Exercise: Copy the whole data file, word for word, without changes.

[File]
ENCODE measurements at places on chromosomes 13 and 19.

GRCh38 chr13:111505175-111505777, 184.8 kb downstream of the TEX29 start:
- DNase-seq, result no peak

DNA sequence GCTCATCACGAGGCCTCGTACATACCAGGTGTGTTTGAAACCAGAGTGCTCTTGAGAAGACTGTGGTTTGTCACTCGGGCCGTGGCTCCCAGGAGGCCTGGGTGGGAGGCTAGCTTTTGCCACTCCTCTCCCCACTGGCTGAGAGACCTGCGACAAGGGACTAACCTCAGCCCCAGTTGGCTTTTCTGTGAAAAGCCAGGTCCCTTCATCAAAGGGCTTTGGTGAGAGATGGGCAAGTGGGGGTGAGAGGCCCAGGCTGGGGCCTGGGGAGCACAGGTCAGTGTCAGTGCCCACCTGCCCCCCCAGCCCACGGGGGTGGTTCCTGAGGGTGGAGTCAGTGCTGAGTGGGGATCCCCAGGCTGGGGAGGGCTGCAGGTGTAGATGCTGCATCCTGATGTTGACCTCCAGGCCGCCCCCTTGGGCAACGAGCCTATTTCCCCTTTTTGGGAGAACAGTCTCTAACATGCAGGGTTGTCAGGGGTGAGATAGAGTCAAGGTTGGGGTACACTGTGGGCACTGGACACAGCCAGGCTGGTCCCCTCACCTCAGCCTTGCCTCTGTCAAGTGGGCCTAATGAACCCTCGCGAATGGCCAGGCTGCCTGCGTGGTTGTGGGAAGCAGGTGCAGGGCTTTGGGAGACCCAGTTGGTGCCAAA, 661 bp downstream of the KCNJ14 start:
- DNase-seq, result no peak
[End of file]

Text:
ENCODE measurements at places on chromosomes 13 and 19.

GRCh38 chr13:111505175-111505777, 184.8 kb downstream of the TEX29 start:
- DNase-seq, result no peak

DNA sequence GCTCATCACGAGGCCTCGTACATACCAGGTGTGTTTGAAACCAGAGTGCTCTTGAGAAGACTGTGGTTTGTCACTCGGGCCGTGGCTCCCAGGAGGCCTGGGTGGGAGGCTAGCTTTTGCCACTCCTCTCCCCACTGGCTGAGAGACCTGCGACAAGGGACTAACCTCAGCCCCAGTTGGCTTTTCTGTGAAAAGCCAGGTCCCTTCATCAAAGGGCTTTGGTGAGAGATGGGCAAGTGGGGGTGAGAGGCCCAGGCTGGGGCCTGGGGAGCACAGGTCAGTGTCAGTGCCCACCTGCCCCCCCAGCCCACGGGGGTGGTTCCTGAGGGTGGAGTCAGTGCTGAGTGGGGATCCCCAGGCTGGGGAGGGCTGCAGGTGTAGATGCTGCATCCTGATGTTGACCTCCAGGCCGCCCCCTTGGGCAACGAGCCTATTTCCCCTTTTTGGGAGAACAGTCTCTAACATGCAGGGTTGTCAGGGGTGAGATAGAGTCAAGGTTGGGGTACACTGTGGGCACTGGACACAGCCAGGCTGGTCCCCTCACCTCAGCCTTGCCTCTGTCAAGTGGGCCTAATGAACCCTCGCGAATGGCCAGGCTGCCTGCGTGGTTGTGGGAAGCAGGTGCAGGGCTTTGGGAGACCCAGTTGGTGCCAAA, 661 bp downstream of the KCNJ14 start:
- DNase-seq, result no peak